Optimising the seismic early warning system for the Tohoku Shinkansen

Achilleas Papadimitriou1, Daniele Veneziano2
1Civil Engineering Department, National Technical University of Athens, 42 Patission Str., 10682 Athens, Greece.
Tel. : +30-1-772 37 45, Fax: +30-1-772 34 28,
E-mail: loupapas@alum.mit.edu
2Civil and Environmental Engineering Department, Massachusetts Institute of Technology, 77 Massachusetts Ave., Rm. 1-348, Cambridge MA 02139, USA.
Tel. : +1-617-253 71 99 Fax: +1-617-253 60 44,
E-mail: venezian@mit.edu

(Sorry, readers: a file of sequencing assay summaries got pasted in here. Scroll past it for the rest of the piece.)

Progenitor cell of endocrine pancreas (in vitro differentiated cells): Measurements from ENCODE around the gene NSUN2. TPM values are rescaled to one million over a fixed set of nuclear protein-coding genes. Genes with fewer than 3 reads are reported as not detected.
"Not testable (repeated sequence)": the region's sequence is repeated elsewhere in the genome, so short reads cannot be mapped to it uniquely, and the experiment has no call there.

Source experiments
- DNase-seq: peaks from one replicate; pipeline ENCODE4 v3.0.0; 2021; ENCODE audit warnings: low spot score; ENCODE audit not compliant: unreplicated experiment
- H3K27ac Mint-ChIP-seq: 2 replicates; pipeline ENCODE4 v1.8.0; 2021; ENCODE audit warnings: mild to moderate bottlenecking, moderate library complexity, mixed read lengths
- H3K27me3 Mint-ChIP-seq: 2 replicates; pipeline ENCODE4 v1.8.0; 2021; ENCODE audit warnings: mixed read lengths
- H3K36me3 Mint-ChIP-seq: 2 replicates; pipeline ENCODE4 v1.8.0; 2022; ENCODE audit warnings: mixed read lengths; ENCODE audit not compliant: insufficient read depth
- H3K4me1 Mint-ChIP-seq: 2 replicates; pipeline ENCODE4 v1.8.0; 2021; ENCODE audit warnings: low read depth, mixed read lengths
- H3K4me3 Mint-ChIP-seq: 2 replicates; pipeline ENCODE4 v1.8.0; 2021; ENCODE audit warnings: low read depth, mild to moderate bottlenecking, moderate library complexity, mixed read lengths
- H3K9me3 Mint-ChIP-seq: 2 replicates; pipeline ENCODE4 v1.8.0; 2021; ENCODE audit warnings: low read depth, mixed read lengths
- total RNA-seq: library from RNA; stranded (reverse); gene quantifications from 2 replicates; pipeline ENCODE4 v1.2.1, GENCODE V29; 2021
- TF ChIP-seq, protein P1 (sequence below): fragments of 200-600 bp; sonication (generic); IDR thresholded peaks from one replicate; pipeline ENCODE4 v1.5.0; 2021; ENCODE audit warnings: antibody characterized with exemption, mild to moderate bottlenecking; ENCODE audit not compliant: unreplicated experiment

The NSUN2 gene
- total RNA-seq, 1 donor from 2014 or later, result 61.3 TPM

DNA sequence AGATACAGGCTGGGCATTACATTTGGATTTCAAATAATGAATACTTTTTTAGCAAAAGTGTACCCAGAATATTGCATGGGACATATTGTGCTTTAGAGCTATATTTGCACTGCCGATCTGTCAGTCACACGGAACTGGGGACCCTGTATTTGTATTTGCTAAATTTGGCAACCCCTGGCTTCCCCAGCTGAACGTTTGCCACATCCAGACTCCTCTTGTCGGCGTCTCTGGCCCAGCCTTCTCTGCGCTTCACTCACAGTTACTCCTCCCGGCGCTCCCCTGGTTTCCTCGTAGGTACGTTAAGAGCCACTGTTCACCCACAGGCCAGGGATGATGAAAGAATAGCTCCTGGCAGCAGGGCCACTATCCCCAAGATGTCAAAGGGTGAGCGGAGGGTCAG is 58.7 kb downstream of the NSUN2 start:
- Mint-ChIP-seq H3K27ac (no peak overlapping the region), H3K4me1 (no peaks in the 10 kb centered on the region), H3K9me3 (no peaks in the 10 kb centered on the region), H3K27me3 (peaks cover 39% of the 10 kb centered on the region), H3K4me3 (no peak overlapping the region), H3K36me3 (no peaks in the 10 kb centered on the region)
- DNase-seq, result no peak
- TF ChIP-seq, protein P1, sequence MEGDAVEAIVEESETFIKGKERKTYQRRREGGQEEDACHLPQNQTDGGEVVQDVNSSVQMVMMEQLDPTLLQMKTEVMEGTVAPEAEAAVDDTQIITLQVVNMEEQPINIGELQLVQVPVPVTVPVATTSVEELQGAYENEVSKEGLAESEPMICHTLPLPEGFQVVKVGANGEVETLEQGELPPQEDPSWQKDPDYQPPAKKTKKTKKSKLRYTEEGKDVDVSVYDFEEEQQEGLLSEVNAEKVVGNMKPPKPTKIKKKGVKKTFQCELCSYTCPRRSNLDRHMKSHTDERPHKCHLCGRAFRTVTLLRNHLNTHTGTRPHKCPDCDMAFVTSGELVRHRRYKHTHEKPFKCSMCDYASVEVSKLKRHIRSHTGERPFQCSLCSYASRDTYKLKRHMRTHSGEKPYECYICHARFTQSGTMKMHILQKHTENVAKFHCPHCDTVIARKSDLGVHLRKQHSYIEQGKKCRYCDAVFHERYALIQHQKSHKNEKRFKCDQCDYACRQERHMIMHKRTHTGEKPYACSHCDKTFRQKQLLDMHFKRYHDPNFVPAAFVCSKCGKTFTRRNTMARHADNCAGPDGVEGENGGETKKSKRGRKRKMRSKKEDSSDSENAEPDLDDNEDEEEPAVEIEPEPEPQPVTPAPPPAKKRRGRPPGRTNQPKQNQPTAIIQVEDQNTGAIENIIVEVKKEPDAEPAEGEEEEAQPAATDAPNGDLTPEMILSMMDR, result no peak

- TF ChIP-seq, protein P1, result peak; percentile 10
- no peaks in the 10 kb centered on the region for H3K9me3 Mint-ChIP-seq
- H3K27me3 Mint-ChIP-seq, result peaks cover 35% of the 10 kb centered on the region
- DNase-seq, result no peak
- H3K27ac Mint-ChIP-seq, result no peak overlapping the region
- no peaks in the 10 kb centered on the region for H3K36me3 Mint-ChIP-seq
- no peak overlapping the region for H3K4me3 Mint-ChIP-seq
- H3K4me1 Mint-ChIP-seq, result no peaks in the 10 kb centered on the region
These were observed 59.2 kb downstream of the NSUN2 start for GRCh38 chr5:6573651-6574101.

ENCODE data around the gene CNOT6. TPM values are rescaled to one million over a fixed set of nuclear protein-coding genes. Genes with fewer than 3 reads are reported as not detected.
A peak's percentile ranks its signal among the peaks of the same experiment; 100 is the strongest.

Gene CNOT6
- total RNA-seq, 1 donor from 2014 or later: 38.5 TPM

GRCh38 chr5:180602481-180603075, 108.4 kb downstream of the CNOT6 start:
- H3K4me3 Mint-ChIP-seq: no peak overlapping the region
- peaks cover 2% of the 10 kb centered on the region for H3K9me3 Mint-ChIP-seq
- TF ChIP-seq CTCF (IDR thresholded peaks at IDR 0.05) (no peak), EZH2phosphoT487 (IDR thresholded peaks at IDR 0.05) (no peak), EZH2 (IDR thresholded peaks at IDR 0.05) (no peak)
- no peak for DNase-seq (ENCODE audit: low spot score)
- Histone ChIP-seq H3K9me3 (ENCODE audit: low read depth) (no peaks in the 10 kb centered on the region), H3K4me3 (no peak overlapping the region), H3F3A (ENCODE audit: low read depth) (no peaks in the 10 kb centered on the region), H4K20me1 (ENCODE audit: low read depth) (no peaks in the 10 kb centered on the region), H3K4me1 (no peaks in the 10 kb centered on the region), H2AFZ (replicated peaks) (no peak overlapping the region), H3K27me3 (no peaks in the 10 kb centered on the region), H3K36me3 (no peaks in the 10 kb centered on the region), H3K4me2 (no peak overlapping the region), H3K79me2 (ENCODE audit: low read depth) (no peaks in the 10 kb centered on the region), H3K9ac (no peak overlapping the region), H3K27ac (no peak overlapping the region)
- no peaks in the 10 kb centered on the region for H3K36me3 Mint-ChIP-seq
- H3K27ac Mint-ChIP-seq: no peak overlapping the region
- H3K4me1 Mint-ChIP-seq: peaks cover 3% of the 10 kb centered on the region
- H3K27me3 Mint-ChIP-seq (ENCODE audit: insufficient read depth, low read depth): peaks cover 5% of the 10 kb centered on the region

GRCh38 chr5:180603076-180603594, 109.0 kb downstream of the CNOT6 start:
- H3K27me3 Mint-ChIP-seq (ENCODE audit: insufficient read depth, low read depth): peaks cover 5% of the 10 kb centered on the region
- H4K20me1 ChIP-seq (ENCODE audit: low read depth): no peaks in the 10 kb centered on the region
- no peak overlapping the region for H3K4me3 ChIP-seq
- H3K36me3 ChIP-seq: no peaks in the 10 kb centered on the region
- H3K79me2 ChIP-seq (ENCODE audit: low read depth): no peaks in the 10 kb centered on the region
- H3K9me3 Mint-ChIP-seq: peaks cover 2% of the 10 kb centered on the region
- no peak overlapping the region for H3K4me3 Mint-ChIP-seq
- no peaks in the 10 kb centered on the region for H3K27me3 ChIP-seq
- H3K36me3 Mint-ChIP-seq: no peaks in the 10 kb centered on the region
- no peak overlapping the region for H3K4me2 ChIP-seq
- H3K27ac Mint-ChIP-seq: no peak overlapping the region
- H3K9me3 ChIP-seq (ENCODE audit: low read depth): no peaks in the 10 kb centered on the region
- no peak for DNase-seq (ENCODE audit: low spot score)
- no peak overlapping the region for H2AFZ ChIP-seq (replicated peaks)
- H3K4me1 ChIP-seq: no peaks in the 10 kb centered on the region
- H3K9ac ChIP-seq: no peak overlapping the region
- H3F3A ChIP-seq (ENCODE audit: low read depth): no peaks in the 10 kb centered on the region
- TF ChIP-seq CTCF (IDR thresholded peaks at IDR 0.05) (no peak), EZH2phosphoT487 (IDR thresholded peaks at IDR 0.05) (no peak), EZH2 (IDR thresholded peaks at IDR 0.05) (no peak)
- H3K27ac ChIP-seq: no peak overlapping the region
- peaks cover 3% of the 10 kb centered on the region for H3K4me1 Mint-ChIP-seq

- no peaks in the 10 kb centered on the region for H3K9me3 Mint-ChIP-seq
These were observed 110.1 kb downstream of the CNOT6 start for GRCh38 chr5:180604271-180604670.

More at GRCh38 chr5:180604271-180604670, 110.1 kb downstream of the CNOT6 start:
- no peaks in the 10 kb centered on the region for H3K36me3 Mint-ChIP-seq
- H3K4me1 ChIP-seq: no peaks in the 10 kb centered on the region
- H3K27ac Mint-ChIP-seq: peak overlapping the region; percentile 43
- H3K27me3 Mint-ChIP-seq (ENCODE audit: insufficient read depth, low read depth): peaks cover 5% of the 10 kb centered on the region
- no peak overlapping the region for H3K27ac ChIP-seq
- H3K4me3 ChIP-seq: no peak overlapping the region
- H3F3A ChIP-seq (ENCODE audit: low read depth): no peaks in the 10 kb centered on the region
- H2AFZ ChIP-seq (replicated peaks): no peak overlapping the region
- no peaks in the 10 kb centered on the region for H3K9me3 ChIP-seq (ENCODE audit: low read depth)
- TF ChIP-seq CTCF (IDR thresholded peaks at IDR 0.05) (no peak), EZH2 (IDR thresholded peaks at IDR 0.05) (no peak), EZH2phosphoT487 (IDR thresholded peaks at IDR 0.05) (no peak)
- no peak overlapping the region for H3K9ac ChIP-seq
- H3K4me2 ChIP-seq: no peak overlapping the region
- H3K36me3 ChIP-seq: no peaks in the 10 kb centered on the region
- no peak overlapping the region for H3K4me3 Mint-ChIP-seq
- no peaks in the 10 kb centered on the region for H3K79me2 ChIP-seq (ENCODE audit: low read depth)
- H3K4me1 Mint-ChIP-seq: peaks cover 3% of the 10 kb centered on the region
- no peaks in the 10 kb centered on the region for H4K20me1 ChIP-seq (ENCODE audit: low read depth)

The Tohoku Shinkansen is a high-speed passenger train that connects Tokyo to the northern city of Morioka in Honshu, Japan. The line is protected by a seismic early warning system, which includes two sets of accelerometers: one set is deployed along the line (wayside system), while the other comprises eight accelerometers placed along the eastern coast of Honshu (coastal system). The coastal system is designed to protect the train against earthquakes with origin in the highly active offshore subduction zone. It causes trains to automatically stop when the ground acceleration exceeds a preset limit. At the time of the study, the system was causing frequent train delays, while providing an unclear level of seismic protection. We have found that, with the current early warning system, the rate of earthquake-induced derailments along the entire 500 km line is about 2-3 per 100 years. By changing various system parameters, one can lower this rate to about 1 derailment every 100 years while reducing the rate of false alarms and unnecessary delays by a factor of about 40. These benefits arise mainly by operating the wayside system on spectral acceleration rather than peak ground acceleration. The level of risk varies along the line and is sensitive to the attenuation and fragility models used in this analysis.